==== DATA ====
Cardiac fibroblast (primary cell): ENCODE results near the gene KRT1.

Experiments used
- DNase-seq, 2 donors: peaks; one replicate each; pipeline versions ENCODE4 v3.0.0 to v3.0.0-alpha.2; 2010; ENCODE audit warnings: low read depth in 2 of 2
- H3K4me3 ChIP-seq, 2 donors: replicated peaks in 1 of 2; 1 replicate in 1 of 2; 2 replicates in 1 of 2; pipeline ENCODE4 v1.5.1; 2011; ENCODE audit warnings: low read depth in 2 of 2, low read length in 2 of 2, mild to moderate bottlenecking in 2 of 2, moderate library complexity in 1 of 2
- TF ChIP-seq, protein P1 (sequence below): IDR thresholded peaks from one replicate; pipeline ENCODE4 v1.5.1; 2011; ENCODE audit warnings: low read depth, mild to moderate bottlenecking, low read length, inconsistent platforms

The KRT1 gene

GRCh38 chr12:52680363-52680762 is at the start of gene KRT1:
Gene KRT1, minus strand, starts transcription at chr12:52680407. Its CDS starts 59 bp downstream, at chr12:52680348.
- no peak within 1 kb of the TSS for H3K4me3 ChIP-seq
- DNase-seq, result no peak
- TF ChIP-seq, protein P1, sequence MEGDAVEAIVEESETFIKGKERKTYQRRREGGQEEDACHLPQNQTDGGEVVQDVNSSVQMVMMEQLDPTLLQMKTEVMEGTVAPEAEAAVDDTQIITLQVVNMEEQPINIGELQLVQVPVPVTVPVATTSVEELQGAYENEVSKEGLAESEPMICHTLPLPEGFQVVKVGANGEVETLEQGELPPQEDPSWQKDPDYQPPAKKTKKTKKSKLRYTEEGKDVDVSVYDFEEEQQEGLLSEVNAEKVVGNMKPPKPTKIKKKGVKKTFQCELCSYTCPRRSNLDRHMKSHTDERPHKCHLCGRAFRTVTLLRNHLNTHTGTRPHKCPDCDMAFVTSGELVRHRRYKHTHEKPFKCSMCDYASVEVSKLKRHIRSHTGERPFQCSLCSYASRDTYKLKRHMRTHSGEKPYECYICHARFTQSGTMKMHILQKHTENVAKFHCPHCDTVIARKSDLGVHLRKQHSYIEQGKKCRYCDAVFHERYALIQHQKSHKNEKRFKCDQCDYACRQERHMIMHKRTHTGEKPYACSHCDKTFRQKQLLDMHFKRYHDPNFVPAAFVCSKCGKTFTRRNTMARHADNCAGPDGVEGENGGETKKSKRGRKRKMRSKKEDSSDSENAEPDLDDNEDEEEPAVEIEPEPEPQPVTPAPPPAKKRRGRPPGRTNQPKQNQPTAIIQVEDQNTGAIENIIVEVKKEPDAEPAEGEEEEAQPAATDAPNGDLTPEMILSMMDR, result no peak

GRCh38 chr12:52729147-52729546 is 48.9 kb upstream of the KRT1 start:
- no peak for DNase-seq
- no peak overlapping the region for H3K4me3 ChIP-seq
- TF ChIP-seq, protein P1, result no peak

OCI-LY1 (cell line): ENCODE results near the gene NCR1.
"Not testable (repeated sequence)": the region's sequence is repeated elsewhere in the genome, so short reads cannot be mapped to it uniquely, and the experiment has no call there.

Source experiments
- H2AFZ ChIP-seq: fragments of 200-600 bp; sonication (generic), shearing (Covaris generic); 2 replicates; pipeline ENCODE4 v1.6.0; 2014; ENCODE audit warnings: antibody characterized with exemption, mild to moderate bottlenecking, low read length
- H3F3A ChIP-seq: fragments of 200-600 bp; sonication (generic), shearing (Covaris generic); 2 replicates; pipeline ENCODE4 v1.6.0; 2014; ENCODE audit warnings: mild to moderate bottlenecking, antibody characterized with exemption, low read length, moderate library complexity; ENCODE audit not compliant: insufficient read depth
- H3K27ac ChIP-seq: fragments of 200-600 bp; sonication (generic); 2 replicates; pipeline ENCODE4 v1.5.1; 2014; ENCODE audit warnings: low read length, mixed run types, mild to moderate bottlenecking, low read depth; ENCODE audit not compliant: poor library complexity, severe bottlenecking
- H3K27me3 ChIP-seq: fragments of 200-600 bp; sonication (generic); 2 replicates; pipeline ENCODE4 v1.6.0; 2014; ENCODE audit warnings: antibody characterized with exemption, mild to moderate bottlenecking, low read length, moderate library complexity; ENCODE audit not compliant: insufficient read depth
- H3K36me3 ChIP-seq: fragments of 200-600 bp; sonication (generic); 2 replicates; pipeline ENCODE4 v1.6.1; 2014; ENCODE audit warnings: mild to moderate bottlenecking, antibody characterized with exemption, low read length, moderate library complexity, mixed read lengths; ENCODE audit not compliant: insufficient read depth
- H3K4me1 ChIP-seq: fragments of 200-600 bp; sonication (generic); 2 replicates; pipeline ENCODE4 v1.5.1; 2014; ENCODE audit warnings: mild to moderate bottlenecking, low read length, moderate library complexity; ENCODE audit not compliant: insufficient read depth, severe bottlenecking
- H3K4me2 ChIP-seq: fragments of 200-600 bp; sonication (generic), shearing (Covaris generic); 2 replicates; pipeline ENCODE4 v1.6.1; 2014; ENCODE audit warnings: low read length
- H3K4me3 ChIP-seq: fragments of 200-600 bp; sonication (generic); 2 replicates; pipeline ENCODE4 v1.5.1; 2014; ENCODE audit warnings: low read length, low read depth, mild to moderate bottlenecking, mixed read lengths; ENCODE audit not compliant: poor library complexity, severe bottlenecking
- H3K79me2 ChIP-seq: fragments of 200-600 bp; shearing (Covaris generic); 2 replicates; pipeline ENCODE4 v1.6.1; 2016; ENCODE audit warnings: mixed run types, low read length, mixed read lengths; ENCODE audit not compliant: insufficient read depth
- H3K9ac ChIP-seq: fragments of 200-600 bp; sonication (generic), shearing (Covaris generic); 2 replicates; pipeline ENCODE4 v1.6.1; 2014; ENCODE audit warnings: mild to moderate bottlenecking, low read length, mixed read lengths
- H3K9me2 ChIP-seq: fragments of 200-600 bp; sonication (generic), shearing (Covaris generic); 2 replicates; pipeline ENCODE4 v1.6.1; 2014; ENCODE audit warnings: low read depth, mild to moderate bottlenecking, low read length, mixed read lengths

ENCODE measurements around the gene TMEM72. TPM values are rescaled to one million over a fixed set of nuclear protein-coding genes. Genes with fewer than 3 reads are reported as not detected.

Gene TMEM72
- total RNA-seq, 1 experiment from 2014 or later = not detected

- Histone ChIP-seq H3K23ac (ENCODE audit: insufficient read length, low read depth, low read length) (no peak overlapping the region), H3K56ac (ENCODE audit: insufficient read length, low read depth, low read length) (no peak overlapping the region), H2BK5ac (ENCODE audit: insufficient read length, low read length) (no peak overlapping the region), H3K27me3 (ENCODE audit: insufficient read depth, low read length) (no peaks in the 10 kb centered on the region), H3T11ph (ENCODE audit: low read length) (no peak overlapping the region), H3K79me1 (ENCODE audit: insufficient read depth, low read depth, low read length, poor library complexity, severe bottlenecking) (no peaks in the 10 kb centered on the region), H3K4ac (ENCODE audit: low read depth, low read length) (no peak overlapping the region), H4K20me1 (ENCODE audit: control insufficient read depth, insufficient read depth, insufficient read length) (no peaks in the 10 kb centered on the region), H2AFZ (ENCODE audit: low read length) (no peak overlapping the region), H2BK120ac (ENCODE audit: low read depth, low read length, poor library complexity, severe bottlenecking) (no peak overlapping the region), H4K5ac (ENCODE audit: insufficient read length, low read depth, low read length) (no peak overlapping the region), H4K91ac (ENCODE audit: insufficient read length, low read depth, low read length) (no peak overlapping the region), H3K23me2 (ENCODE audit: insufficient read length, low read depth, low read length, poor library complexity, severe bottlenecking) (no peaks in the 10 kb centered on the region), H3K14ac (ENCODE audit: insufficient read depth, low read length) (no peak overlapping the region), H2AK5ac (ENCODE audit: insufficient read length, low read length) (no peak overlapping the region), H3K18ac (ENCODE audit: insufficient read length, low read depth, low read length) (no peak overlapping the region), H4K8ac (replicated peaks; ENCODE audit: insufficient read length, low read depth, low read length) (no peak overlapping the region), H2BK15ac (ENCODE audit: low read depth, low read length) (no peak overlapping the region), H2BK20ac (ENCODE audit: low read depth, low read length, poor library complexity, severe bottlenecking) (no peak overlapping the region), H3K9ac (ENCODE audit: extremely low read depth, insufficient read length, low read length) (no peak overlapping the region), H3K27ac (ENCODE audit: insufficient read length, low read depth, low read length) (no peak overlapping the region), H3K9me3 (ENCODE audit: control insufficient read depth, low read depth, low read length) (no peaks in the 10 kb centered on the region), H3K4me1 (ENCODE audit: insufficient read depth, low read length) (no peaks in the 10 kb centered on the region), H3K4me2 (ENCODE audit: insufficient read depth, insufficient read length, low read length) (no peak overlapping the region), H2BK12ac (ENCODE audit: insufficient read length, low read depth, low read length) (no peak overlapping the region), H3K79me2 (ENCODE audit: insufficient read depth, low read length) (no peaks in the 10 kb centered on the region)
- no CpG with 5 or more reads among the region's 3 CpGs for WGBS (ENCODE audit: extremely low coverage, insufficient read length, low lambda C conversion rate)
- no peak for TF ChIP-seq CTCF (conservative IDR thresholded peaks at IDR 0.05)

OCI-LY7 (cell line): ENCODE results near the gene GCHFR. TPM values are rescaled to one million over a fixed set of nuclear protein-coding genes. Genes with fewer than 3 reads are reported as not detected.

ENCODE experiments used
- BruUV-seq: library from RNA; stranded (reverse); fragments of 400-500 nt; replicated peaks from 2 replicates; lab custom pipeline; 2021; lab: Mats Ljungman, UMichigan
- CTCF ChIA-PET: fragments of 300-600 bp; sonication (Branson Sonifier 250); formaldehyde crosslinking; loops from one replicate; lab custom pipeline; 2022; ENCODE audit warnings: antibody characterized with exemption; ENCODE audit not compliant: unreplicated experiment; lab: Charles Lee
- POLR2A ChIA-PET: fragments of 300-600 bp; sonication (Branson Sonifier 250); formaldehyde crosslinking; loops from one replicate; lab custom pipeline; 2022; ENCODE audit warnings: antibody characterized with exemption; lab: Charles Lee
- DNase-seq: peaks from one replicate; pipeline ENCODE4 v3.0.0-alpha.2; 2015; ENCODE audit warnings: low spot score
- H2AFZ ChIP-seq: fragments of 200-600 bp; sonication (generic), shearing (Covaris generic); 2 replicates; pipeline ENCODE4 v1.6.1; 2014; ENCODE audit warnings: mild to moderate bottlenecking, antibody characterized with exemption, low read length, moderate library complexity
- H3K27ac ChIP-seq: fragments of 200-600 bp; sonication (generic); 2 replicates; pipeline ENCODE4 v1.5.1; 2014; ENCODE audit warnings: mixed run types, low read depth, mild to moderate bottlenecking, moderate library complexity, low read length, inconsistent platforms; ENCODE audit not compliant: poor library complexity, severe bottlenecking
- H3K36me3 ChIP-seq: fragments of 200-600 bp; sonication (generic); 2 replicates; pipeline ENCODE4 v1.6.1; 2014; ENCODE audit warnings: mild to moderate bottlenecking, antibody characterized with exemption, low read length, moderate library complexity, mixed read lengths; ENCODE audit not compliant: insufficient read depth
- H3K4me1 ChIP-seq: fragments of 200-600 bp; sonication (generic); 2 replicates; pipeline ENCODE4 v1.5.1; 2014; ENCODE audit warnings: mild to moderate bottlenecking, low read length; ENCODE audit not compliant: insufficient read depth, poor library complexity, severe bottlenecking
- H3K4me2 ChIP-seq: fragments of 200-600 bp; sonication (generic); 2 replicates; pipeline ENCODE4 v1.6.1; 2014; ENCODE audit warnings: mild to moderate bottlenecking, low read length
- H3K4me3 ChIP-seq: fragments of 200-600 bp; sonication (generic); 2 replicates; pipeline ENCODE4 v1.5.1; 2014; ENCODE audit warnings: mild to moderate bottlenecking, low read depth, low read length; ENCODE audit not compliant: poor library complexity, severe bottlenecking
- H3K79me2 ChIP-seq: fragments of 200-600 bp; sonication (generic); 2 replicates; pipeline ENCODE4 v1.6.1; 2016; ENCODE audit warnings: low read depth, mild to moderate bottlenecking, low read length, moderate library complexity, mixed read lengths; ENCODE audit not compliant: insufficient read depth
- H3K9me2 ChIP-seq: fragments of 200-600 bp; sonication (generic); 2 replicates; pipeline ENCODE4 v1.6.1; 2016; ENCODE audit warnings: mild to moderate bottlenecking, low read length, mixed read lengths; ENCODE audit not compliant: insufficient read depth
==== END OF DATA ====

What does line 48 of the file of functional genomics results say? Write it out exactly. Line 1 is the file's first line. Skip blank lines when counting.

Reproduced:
- H3K79me2 ChIP-seq: fragments of 200-600 bp; sonication (generic); 2 replicates; pipeline ENCODE4 v1.6.1; 2016; ENCODE audit warnings: low read depth, mild to moderate bottlenecking, low read length, moderate library complexity, mixed read lengths; ENCODE audit not compliant: insufficient read depth